TOKYO -- China is overtaking the U.S. in artificial intelligence research, setting off alarm bells on the other side of the Pacific as the world's two largest economies jockey for AI supremacy.
In 2020, China topped the U.S. for the first time in terms of the number of times an academic article on AI is cited by others, a measure of the quality of a study. Until recently, the U.S. had been far ahead of other countries in AI research.
One reason China is coming on strong in AI is the ample data it generates. By 2030, an estimated 8 billion devices in China will be connected via the Internet of Things -- a vast network of physical objects linked via the internet. These devices, mounted on cars, infrastructure, robots and other instruments, generate a huge amount of data.
China views AI as a way to make up for labor shortages in anticipation of a shrinking population, said Weilin Zhao, a senior researcher at Itochu Research Institute.
AI is used in a range of industries and greatly affects a nation's competitiveness and security. The U.S. National Security Commission on Artificial Intelligence, headed by former Google CEO Eric Schmidt, warned in a report in March that the U.S. may lose the initiative in AI to China. As the U.S. responds to this challenge, bilateral competition in AI has heated up -- with global implications.
In June, a student named Hua Zhibing enrolled in Tsinghua University in Beijing. Hua has been in love with literature and art since birth, she says. But Hua is no ordinary student. "She" is an AI-powered virtual student whose image has been seen around the world on Weibo -- China's answer to Twitter -- and other social media.
Equipped with the ability to learn, Hua absorbs data such as text, images and videos, the university says. Hua has the cognitive abilities of a 6-year-old child. Within a year, the system will be able to think like a 12-year-old, China's state-run Xinhua News Agency predicts. Hua can write poems and draw. It is expected to be able to create websites in the future.
Hua is based on Wudao 2.0, an AI model developed under the leadership of the Beijing Academy of Artificial Intelligence. The aim is to develop a standardized form of AI capable of performing a variety of intellectual tasks once exclusive to humans.
Hua has advanced linguistic and image-processing capabilities, thanks to the work of more than 100 researchers. The tool has 10 times more parameters -- a measure of how smart an AI model is -- than the GPT-3 which made its debut in the U.S. in 2020 and drew attention for writing a smooth essay.
Last year China overtook the U.S. in terms of AI-related academic citations for the first time, accounting for 20.7% of the total, versus 19.8% for the U.S., according to a report from Stanford University. Since 2012, China has released 240,000 academic papers on AI, far outstripping the U.S. which has published 150,000, according to British research specialist Clarivate. Chinese studies have produced excellent results in image recognition and generation, among others.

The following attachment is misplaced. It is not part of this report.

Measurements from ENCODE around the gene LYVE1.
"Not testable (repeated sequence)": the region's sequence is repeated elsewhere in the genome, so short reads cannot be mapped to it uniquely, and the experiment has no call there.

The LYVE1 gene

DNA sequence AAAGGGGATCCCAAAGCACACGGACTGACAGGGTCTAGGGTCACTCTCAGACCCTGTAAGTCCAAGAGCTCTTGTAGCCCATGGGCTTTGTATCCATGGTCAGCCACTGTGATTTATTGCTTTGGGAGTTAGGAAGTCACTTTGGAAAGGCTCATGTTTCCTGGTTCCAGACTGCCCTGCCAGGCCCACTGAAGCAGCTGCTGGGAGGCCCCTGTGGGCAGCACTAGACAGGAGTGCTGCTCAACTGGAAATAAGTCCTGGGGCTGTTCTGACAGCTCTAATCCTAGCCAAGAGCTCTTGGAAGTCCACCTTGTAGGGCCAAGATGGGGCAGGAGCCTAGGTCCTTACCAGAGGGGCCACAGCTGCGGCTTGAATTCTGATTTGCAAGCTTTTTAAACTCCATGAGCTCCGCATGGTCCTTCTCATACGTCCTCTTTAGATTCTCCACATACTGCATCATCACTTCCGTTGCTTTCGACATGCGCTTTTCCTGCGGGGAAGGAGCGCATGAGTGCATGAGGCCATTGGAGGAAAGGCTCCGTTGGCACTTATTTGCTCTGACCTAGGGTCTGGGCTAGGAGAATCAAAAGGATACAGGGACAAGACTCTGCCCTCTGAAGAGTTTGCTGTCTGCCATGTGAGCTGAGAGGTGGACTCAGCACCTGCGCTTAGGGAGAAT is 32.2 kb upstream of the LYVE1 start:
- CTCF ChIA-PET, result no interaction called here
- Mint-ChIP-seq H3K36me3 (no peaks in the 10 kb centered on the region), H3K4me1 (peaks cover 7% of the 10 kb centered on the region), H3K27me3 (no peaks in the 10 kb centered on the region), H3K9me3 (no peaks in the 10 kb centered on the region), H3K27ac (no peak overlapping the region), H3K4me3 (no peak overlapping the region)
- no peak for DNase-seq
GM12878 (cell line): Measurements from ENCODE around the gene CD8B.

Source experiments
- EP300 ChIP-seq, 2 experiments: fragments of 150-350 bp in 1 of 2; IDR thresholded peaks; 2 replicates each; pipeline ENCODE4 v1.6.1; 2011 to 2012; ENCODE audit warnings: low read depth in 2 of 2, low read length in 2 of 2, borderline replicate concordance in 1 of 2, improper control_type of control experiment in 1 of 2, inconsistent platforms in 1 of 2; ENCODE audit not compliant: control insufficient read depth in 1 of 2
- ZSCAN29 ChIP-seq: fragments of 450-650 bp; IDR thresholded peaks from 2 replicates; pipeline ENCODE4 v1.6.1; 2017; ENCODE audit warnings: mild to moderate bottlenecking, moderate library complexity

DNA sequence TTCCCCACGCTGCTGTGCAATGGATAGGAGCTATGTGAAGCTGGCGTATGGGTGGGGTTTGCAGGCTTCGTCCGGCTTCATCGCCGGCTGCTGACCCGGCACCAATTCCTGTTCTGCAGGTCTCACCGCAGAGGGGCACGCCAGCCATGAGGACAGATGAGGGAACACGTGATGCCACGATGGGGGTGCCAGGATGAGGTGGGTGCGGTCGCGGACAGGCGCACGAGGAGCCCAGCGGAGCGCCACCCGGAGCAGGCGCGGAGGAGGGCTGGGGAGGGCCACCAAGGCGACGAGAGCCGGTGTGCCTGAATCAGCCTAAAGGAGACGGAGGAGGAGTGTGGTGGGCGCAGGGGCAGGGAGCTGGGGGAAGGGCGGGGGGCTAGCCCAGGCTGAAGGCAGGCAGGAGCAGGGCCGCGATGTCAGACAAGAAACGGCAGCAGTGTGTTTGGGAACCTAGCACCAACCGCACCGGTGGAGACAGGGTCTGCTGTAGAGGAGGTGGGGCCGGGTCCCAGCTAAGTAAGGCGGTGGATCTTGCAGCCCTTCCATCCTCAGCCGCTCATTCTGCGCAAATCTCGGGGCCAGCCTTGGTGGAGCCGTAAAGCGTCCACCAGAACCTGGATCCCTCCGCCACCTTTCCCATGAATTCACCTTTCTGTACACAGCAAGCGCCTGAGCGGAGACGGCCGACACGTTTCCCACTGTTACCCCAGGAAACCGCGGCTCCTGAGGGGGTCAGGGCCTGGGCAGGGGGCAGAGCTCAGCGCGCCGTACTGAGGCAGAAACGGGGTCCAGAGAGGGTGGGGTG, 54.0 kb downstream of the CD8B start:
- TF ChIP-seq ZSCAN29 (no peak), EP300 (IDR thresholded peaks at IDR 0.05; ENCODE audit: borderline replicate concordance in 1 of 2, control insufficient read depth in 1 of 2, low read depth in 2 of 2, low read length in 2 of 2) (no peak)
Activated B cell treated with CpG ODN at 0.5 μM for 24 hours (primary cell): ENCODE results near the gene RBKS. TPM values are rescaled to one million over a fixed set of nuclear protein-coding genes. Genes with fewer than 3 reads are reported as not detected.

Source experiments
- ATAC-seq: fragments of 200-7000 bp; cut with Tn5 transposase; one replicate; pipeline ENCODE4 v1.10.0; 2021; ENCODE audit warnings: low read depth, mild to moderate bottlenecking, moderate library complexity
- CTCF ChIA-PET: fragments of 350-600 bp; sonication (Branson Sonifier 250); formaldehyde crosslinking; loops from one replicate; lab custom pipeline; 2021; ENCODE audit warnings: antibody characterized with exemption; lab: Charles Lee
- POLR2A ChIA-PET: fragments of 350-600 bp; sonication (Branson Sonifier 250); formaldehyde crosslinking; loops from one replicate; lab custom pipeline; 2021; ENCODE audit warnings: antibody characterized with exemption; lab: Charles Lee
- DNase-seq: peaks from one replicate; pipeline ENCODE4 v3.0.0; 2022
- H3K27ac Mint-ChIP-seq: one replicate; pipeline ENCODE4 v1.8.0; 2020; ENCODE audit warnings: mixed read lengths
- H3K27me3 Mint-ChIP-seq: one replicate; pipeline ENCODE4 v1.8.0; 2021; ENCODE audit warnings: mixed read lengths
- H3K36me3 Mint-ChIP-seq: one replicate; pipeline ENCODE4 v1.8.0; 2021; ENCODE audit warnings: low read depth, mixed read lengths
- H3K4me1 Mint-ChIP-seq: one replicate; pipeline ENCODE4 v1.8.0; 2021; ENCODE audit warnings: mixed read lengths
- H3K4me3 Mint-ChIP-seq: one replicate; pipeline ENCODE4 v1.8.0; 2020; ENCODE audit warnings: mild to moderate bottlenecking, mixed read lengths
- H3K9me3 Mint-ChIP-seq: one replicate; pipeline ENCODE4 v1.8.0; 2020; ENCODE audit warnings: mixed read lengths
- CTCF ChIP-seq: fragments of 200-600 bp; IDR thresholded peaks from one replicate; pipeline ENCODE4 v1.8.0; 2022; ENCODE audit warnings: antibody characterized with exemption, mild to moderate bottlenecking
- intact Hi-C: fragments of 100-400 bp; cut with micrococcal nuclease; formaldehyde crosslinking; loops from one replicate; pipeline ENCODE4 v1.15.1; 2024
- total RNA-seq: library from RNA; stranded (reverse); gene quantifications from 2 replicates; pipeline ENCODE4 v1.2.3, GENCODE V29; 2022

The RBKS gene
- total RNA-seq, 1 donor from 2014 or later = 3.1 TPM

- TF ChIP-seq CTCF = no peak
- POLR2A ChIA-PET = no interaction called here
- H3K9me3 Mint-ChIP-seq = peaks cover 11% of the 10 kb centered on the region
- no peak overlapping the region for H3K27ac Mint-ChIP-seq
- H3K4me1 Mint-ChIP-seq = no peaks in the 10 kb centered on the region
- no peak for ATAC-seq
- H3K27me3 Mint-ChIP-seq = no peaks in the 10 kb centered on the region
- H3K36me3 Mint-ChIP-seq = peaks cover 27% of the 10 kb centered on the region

Developing AI with advanced linguistic and other capabilities requires vast human and financial resources. Only "a handful of players" can do so, says Mamoru Komachi, an associate professor at Tokyo Metropolitan University who specializes in computational linguistics.
China has an array of academic institutions and companies with the firepower to stay on the cutting edge of AI, including Tsinghua University, Peking University, the Chinese Academy of Sciences, Baidu, and Xiaomi. These universities and companies all participated in the Beijing Academy of Artificial Intelligence, which created Wudao 2.0.
While U.S. companies and universities remain strong in AI, China's growing dominance is apparent. At the Conference on Neural Information Processing Systems, a leading international conference on AI, researchers from China accounted for 29% of the presentations in 2019, the highest share. The U.S. trailed with 20%.
While Chinese AI researchers have often performed well in the U.S., China has worked hard in recent years to develop talent at home. Tsinghua University and Shanghai Jiao Tong University, which are both known for advanced AI studies, as well as other Chinese universities, including Zhejiang University, the Harbin Institute of Technology and Northwestern Polytechnical University, are each reported to have around 2,000 AI researchers with published work.
In 2017, China adopted the "New Generation Artificial Intelligence Development Plan" with the aim of becoming the center of global innovation. Chinese companies are also becoming highly sophisticated technologically. One, iFlytek, has won an international voice synthesis competition for 14 years in a row.
It is clear that the U.S. is worried about China's rapid rise in AI. The fact that the U.S. is shutting out Chinese companies out of the country when it comes to the use of personal data that determines the performance of AI is evidence of this. If the U.S. and China continue to develop their own AI, a global clash over competing standards may be inevitable.